Fotodox or "Rainbowimaging" adapter?

Discussion in 'Adapted Lenses' started by atrac7, Jan 20, 2011.

  1. atrac7

    atrac7 Mu-43 Rookie

    18
    Jan 13, 2011
    Hello, I currently own a Lumix G2 and have some Nikkor glass I'd like to use, so thus am looking for a proper adapter.


    Question is, which "brand" is better? Fotodox or Rainbow Imaging? On Amazon the Fotodox is 35 bucks, whereas the Rainbow imaging is $30. Also, the Fotodox apparently has its list price at 199.99, which I'm sure is an inflated number.


    Does anyone have any pointers regarding this topic? Thank you,

    Fotodox

    Amazon.com: Fotodiox Pro adapter, Nikon Lens to MFT Micro 4/3 Four Thirds System Camera Mount Adapter, Olympus Pen E-PL1, E-P2, E-P1, E-PL2, Panasonic Lumix DMC-G1, G2, GH2, GF1, GH1 G10: Camera & Photo


    Rainbow Imaging

    http://www.amazon.com/RAINBOWIMAGIN...2?s=electronics&ie=UTF8&qid=1295576863&sr=1-2

    edited link
     
  2. The picture of the Fotodiox looks identical to the adapters you can get on eBay for less than $US20. It certainly has the same el cheapo bayonet tab springs as discussed here.

    Your Rainbowimaging link is the same as the Fotodiox.
     
  3. atrac7

    atrac7 Mu-43 Rookie

    18
    Jan 13, 2011

    Thank you for the ebay note...i have edited the link in original post.


    The rainbow imaging one has better reviews, but I believe the negative reviews of the fotodox is due to error on behalf of buyers.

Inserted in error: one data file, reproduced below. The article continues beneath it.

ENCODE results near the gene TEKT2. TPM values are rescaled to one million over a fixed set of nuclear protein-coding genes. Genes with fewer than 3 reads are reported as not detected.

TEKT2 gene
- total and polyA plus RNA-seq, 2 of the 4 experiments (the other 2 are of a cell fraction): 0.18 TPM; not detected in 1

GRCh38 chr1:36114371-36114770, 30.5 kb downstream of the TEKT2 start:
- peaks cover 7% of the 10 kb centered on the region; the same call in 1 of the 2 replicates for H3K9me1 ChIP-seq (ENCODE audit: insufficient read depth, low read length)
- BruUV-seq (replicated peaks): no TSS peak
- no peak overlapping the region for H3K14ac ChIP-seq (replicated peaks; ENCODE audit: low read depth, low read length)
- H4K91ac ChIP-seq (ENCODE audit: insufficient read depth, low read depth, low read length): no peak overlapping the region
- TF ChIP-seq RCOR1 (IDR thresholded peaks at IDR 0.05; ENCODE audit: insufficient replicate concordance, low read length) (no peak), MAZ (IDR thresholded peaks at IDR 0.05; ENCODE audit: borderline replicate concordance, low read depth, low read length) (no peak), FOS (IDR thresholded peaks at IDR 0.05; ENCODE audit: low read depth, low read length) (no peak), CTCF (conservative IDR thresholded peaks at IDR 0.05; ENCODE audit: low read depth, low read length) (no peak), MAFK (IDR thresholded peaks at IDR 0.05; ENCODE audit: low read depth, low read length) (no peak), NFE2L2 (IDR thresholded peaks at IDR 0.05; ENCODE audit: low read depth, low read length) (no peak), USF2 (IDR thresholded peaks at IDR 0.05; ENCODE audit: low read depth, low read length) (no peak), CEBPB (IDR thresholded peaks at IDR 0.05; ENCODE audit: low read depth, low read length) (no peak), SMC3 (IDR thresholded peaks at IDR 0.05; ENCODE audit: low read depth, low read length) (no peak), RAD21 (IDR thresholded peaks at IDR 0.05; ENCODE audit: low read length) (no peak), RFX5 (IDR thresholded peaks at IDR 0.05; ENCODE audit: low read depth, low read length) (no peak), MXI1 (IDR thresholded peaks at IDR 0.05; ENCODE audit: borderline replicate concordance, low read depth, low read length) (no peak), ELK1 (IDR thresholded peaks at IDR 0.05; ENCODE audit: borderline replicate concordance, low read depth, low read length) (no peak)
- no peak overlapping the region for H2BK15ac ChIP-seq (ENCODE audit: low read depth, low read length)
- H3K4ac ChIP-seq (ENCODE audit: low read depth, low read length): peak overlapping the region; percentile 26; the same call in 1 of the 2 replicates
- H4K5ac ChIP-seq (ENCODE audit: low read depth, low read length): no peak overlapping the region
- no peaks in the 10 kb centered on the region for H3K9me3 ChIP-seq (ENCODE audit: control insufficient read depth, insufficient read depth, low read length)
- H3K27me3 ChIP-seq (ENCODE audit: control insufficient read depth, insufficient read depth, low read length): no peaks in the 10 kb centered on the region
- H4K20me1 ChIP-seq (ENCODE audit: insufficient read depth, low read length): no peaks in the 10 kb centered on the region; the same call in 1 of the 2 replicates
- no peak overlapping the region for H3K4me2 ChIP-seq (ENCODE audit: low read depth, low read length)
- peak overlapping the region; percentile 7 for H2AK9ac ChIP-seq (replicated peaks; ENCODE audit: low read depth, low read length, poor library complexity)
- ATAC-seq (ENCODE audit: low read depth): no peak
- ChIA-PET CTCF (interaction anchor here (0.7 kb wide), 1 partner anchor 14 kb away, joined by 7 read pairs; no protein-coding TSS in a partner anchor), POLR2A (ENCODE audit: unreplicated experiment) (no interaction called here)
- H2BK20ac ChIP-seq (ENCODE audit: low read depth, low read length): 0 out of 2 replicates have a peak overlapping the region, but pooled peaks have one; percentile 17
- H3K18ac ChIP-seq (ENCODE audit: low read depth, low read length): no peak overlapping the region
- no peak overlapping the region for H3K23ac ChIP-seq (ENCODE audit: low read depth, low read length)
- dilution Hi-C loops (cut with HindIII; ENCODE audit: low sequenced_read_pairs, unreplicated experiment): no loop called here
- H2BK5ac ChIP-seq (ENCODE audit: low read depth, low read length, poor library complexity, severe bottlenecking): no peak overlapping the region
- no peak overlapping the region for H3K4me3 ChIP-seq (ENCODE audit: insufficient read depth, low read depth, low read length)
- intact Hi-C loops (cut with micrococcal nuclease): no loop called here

I noticed you used the word "cheapo"...do you suggest I go a different route to maximize results with the nikon glass?
     
  4. If you look behind the bayonet tabs on your m4/3 camera body's lens mount you'll see what a proper spring-loaded mount should look like. To get lens adapters with the same arrangement you need to spend big money for adapter brands like Voigtlander. All adapters in the low to middle price range use the cheaper, less effective style of spring loading as disussed in the link from my previous psot. They generally work OK but can be too loose or even sometimes too tight, which can require a screwdriver or pliers solution.
     
  5. I love some of the reviews of the Fotodiox adapters re: how to release the Nikon lens from the adapter.

    1. No instructions
    2. No directions such as open/close <==>, which interestingly exists in their Canon EOS and FD adapters. Seems like they forgot the labels for the Nikon adapter
    3. Be very careful if you've mounted your most expensive nikkor lenses for tests with a micro four thirds system. Be patient and you can get it removed from the mount. If you're impatient with this, you may end up screwing both the micro four thirds camera as well as your lens.


    I bet these guys check the serving suggestions on the packs of peanuts you get on airlines e.g.
    1) Open packet
    2) Eat nuts.
     
  6. OzRay

    OzRay Mu-43 Legend

    Jan 29, 2010
    South Gippsland, Australia
    Ray, not Oz
    I have a wide range of adapters made by different manufacturers. The things that differentiate the good (or expensive) from the bad (or inexpensive) are the:
    • locking mechanism - as already mentioned, the very best work well and the cheap ones can be very poor in operation (I've found good and bad with the spring type lever).
    • lens-side fitting - as mentioned in another post, the very best have proper springs to hold the lens, the cheap ones have none.
    • camera-side flange - the very best use chrome plated brass and the cheap ones are just milled from the the same piece of alloy.
    • baffling - which in the very best are properly baffled and in the worst are just anodised holes with no effort given to light attenuation.